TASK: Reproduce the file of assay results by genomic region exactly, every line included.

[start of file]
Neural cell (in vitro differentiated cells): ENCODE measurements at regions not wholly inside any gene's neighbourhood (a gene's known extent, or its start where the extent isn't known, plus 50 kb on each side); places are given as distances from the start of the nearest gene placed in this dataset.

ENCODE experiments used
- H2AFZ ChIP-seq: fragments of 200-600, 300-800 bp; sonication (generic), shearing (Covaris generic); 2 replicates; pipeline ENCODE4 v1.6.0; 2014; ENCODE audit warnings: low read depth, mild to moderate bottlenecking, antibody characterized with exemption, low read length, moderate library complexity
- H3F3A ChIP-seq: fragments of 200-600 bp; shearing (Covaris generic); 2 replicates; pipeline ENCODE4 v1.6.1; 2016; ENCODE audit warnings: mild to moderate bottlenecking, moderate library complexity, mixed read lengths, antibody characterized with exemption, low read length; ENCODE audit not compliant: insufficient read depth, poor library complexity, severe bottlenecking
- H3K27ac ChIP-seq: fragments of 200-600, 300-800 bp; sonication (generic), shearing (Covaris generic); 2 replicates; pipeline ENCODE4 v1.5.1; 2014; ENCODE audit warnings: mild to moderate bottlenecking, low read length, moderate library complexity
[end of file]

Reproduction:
Neural cell (in vitro differentiated cells): ENCODE measurements at regions not wholly inside any gene's neighbourhood (a gene's known extent, or its start where the extent isn't known, plus 50 kb on each side); places are given as distances from the start of the nearest gene placed in this dataset.

ENCODE experiments used
- H2AFZ ChIP-seq: fragments of 200-600, 300-800 bp; sonication (generic), shearing (Covaris generic); 2 replicates; pipeline ENCODE4 v1.6.0; 2014; ENCODE audit warnings: low read depth, mild to moderate bottlenecking, antibody characterized with exemption, low read length, moderate library complexity
- H3F3A ChIP-seq: fragments of 200-600 bp; shearing (Covaris generic); 2 replicates; pipeline ENCODE4 v1.6.1; 2016; ENCODE audit warnings: mild to moderate bottlenecking, moderate library complexity, mixed read lengths, antibody characterized with exemption, low read length; ENCODE audit not compliant: insufficient read depth, poor library complexity, severe bottlenecking
- H3K27ac ChIP-seq: fragments of 200-600, 300-800 bp; sonication (generic), shearing (Covaris generic); 2 replicates; pipeline ENCODE4 v1.5.1; 2014; ENCODE audit warnings: mild to moderate bottlenecking, low read length, moderate library complexity